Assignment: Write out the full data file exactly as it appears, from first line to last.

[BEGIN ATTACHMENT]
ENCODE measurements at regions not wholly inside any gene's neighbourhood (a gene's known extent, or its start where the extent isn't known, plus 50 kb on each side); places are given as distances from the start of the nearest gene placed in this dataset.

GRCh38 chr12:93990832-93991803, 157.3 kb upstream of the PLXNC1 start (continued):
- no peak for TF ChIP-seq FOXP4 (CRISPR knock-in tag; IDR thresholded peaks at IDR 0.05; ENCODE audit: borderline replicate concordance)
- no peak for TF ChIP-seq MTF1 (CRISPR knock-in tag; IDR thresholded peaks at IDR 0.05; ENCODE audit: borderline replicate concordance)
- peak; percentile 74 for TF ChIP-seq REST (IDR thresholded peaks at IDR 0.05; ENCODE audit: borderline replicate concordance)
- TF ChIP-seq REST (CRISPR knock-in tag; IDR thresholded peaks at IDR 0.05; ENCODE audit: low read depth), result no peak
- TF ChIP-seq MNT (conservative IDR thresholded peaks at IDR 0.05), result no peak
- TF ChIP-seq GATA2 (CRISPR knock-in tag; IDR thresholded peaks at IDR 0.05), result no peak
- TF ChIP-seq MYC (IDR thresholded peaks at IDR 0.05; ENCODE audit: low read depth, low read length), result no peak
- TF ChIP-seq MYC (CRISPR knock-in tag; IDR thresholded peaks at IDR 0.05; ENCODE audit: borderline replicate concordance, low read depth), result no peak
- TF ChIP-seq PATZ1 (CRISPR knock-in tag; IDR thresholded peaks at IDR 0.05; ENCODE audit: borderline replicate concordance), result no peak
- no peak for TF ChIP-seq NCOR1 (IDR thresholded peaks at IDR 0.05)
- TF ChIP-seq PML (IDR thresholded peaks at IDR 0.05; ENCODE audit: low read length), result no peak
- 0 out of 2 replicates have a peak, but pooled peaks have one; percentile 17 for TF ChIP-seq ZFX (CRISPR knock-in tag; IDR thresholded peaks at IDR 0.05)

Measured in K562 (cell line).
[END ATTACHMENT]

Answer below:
ENCODE measurements at regions not wholly inside any gene's neighbourhood (a gene's known extent, or its start where the extent isn't known, plus 50 kb on each side); places are given as distances from the start of the nearest gene placed in this dataset.

GRCh38 chr12:93990832-93991803, 157.3 kb upstream of the PLXNC1 start (continued):
- no peak for TF ChIP-seq FOXP4 (CRISPR knock-in tag; IDR thresholded peaks at IDR 0.05; ENCODE audit: borderline replicate concordance)
- no peak for TF ChIP-seq MTF1 (CRISPR knock-in tag; IDR thresholded peaks at IDR 0.05; ENCODE audit: borderline replicate concordance)
- peak; percentile 74 for TF ChIP-seq REST (IDR thresholded peaks at IDR 0.05; ENCODE audit: borderline replicate concordance)
- TF ChIP-seq REST (CRISPR knock-in tag; IDR thresholded peaks at IDR 0.05; ENCODE audit: low read depth), result no peak
- TF ChIP-seq MNT (conservative IDR thresholded peaks at IDR 0.05), result no peak
- TF ChIP-seq GATA2 (CRISPR knock-in tag; IDR thresholded peaks at IDR 0.05), result no peak
- TF ChIP-seq MYC (IDR thresholded peaks at IDR 0.05; ENCODE audit: low read depth, low read length), result no peak
- TF ChIP-seq MYC (CRISPR knock-in tag; IDR thresholded peaks at IDR 0.05; ENCODE audit: borderline replicate concordance, low read depth), result no peak
- TF ChIP-seq PATZ1 (CRISPR knock-in tag; IDR thresholded peaks at IDR 0.05; ENCODE audit: borderline replicate concordance), result no peak
- no peak for TF ChIP-seq NCOR1 (IDR thresholded peaks at IDR 0.05)
- TF ChIP-seq PML (IDR thresholded peaks at IDR 0.05; ENCODE audit: low read length), result no peak
- 0 out of 2 replicates have a peak, but pooled peaks have one; percentile 17 for TF ChIP-seq ZFX (CRISPR knock-in tag; IDR thresholded peaks at IDR 0.05)

Measured in K562 (cell line).